been most pronounced in the former Yugoslavia, but has also been quite
notable in Romania, Hungary and especially Czechoslovakia. We saw this
even in Germany. The Sorbs fared well in East German, less well under

The locally-based economies of the USSR were backwards and
non-productive. There was a need to bring the state into the modern
era and these small groups had to participate in the national economy.
After all, they were getting so many benefits from the state, should
they not have to contribute something to the economy rather than run
around hunting reindeer all the time?

The language policy of China continues to be very progressive for an
Asian nation. Sure Mandarin is emphasized, but you need a national
tongue. Most minority languages in China are still in surprisingly
good shape. The one area where they have been lax is in the Chinese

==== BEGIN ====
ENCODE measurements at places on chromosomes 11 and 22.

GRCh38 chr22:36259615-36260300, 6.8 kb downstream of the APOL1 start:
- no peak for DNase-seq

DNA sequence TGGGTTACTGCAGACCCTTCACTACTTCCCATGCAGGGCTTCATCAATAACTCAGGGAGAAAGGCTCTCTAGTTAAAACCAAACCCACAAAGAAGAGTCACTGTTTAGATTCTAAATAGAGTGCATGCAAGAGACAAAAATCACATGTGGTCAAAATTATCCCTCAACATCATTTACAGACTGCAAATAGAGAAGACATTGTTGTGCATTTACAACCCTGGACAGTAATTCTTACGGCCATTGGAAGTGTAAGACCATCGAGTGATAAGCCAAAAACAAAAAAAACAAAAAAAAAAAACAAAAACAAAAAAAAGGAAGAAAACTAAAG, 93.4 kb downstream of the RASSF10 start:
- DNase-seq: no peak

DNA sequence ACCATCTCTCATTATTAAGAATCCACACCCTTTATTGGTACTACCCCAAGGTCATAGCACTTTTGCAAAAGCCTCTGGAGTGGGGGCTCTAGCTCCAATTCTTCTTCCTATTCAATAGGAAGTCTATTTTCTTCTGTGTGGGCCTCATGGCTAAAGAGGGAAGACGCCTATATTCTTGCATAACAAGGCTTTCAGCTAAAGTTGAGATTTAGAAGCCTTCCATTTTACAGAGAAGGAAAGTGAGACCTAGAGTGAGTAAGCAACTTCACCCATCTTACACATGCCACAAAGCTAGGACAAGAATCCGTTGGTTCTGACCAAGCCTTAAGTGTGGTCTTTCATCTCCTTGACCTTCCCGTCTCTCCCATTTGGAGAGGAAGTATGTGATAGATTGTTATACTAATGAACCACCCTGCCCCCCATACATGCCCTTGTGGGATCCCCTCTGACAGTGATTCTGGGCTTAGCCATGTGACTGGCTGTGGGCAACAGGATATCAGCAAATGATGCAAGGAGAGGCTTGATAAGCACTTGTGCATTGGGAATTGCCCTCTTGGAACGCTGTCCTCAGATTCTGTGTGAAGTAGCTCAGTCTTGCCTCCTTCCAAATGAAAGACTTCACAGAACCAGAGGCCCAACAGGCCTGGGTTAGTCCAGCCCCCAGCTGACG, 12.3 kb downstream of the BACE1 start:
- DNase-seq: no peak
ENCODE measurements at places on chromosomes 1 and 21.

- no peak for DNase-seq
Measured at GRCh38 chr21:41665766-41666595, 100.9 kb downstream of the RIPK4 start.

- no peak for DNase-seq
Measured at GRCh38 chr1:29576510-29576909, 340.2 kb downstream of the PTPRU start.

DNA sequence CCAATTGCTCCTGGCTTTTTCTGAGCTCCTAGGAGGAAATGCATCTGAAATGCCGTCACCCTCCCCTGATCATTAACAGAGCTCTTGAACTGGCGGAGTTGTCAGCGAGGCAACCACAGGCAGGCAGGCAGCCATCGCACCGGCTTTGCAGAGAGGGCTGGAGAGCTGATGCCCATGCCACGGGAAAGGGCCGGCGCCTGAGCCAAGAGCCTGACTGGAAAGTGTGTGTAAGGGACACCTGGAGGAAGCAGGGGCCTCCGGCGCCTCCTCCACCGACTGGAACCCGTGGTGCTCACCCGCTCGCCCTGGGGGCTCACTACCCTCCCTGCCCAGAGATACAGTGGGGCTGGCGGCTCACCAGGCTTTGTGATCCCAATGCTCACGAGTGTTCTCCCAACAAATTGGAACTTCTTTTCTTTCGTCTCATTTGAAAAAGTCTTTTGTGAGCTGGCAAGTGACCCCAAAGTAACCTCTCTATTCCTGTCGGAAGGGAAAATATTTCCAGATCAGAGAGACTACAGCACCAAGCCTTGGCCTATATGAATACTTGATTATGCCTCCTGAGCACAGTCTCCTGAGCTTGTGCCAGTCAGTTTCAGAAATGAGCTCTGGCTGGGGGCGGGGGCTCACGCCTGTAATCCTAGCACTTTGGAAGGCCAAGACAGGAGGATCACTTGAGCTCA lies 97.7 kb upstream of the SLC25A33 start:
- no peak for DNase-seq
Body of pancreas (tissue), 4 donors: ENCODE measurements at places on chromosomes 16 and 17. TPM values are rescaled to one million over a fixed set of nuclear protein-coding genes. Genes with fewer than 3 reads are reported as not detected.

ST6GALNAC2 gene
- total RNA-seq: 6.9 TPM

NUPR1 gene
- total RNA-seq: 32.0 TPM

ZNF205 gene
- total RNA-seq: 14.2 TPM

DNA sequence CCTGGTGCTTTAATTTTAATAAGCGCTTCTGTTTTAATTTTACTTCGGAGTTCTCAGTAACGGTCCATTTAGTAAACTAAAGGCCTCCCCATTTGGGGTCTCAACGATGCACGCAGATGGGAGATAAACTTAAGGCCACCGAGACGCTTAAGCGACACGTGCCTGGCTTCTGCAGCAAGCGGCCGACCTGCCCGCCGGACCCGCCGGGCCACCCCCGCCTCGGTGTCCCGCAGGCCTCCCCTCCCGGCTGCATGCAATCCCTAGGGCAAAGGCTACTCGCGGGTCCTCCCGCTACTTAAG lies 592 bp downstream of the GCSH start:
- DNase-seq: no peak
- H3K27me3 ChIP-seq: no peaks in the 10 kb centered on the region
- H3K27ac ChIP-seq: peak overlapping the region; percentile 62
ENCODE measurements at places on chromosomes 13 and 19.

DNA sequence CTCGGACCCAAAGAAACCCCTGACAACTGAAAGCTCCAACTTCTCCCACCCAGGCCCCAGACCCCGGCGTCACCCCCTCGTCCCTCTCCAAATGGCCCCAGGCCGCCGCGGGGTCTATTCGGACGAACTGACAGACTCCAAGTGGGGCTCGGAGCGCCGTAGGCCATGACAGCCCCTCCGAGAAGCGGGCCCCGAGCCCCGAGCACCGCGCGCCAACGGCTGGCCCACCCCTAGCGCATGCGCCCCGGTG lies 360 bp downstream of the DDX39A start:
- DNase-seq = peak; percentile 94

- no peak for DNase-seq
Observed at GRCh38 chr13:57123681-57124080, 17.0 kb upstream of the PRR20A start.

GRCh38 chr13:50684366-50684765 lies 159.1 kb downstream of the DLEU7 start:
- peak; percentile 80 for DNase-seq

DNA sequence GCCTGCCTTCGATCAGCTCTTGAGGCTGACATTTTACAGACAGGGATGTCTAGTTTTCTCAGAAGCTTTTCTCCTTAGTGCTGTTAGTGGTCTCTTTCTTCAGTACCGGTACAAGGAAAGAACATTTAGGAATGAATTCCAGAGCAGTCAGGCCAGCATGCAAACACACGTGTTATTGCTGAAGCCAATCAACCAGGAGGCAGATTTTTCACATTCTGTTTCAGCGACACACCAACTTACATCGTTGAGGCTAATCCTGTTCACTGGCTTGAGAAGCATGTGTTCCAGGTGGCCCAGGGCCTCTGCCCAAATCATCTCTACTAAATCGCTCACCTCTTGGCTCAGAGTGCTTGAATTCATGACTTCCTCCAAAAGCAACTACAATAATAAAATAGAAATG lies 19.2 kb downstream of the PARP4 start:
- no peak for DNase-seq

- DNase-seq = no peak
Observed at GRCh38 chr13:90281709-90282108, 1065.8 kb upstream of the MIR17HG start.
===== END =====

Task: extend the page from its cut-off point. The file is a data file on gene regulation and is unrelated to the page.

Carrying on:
These are actually separate languages, but due to Chinese nationalism,
Chinese nationalists refuse to admit this, and say they are all just
Chinese. These are languages such as Min, Cantonese, etc. Actually
though, most of them still have lots of speakers.

China and the USSR had shortcomings in language policy where they have
deviated from internationalism. Stalin did institute Russification,
and his successors were even worse. And the Chinese regime has not
been immune to Chinese nationalism. It is nationalism, not Communism,
that is deadly to small minority tongues. Anti-Communists, almost
always nationalists, ought to put that in their pipes and smoke it.